More flights cancelled on Monday with holidaymakers facing huge queues

3 April 2022, 09:04 | Updated: 4 April 2022, 05:19

The cancellations by EasyJet mean the travel disruption is unlikely to abate for some
The cancellations by EasyJet mean the travel disruption is unlikely to abate for some. Picture: Social media/Alamy

By Asher McShane

EasyJet has cancelled another 60 flights for Monday, adding to major travel disruption seen at UK airports over the weekend as holidaymakers tried to leave the country.

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More than 200 flights in total have been axed, including 62 that had been scheduled for Monday alone, the majority of which were cancelled at short notice on Saturday.

An EasyJet spokesperson blamed high levels of employee sickness for the cancellations, which they said was a result of "high rates of Covid infections across Europe".

It comes after the weekend saw severe travel delays, with three-hour check-in queues reported at Manchester Airport.

Images from the airport on Saturday night show huge queues and mountains of baggage waiting to be sorted. The scenes at Manchester airport were labelled "a disgrace" as footage emerged of chaotic scenes at security.

Heathrow Airport, which saw similar disruption, blamed disruption on Covid checks required by destination countries and "high passenger volumes".

But there were also reports of staff shortages and problems with the e-gate passport checkpoints, as travellers took to social media to air their frustrations.

Some said they had waited hours to check in and take off as the airport confirmed "congestion" was affecting Terminal 2.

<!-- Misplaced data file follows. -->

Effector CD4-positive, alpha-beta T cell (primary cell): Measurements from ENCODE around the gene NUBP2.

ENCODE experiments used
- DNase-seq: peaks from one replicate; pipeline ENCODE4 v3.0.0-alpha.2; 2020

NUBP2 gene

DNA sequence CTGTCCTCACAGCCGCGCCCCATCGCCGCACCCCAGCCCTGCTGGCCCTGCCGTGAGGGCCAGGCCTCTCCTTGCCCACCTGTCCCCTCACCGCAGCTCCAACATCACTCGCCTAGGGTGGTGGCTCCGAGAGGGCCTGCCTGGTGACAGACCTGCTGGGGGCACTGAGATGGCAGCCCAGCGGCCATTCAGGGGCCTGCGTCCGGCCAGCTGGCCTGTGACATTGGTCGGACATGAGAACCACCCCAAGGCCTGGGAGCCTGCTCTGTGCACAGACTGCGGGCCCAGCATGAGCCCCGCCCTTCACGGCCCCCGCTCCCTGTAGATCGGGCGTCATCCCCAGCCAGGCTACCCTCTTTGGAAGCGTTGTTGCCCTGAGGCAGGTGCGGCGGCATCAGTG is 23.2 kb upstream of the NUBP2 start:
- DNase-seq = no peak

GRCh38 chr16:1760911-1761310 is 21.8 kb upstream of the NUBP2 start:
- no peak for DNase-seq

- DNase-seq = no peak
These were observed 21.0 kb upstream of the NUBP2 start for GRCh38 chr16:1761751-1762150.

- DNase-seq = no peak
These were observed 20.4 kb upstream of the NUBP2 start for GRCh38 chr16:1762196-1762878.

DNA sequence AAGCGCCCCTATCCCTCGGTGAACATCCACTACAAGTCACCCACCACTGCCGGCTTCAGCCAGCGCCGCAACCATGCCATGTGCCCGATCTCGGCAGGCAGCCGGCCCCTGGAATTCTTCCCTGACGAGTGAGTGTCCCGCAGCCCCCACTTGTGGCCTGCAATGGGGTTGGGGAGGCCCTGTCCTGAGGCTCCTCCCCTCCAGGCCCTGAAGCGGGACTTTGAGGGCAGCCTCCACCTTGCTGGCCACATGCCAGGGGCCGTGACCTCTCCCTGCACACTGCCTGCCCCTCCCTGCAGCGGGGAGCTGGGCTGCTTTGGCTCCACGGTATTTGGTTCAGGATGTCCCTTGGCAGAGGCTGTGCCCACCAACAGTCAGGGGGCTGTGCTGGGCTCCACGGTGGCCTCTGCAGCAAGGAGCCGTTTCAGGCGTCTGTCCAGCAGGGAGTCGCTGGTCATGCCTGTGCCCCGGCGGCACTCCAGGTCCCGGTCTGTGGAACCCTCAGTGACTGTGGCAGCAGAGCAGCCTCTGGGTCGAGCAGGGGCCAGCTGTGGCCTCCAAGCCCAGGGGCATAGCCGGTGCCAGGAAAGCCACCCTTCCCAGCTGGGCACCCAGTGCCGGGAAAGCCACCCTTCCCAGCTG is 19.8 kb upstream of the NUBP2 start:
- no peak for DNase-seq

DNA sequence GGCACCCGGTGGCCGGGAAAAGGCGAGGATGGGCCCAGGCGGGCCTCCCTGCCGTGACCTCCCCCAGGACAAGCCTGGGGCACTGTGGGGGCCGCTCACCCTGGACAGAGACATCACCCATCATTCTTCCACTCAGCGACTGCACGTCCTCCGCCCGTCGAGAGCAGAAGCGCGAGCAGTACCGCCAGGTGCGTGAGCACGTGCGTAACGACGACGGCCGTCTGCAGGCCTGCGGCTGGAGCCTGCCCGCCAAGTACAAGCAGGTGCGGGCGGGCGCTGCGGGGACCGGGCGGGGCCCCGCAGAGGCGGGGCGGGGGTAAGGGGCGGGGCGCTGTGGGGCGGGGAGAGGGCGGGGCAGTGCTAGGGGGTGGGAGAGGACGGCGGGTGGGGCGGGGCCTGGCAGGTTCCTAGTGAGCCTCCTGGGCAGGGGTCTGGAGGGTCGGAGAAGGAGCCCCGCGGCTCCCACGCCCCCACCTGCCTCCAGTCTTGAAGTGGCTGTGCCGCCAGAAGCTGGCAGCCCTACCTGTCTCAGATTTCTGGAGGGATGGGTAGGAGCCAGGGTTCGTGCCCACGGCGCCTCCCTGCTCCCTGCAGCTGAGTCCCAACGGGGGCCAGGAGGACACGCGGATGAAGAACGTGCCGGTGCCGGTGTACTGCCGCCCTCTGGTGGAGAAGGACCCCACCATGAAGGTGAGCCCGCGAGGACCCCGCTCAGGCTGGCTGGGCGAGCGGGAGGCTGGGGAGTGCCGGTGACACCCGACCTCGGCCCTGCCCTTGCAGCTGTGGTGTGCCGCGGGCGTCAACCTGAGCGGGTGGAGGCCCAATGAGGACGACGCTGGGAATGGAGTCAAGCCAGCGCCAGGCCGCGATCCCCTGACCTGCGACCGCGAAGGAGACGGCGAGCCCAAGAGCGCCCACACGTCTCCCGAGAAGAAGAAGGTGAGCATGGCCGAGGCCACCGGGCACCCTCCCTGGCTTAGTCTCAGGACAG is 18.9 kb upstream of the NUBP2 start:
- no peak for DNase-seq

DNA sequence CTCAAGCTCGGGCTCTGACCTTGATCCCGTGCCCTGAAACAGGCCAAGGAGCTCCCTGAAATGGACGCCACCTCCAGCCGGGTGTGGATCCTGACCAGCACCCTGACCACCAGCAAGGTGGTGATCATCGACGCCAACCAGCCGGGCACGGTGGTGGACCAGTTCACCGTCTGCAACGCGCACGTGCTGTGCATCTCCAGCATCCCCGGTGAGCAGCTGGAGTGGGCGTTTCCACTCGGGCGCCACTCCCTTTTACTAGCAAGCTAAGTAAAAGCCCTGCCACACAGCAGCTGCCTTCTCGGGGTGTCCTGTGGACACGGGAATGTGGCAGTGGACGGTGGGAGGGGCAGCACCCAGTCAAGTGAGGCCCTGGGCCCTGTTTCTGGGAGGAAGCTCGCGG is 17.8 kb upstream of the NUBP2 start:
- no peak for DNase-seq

Other travellers said several automatic e-gates - which are staffed by Border Force - used to process passengers, were not operating properly.

One person posted about Heathrow airport, writing online: "Airport only allowing passengers in exactly 3 hours before they fly internationally due to be near capacity. Early arrivals are being sent to arrivals to wait."

Another said: "Chaos at T2 yesterday - queued for 2 hours just to get to Bag Drop. No information or apology from ground staff. What was the reason for this?"

Replying to one passenger who wanted guidance on how far ahead to arrive before his flight, Heathrow said: "Queue times have been longer as passenger numbers rise. We do not have information of how long it takes to pass security."

A Heathrow spokesperson said: "Due to high passenger volumes and the Covid documentation checks still required by many end destinations, Terminal 2 departures has experienced some congestion today.

"Our teams are supporting our airline partners to get passengers away on their journeys as quickly as possible and we apologise for any inconvenience this has caused."

One person who travelled through Manchester airport said: "Manchester airport on Friday was utter unorganised chaos. Had to push through the security scrum and run through the maze of shops to get to my terminal on time."

One person said they planned to arrive at Manchester airport at midday in order to make a 6pm flight.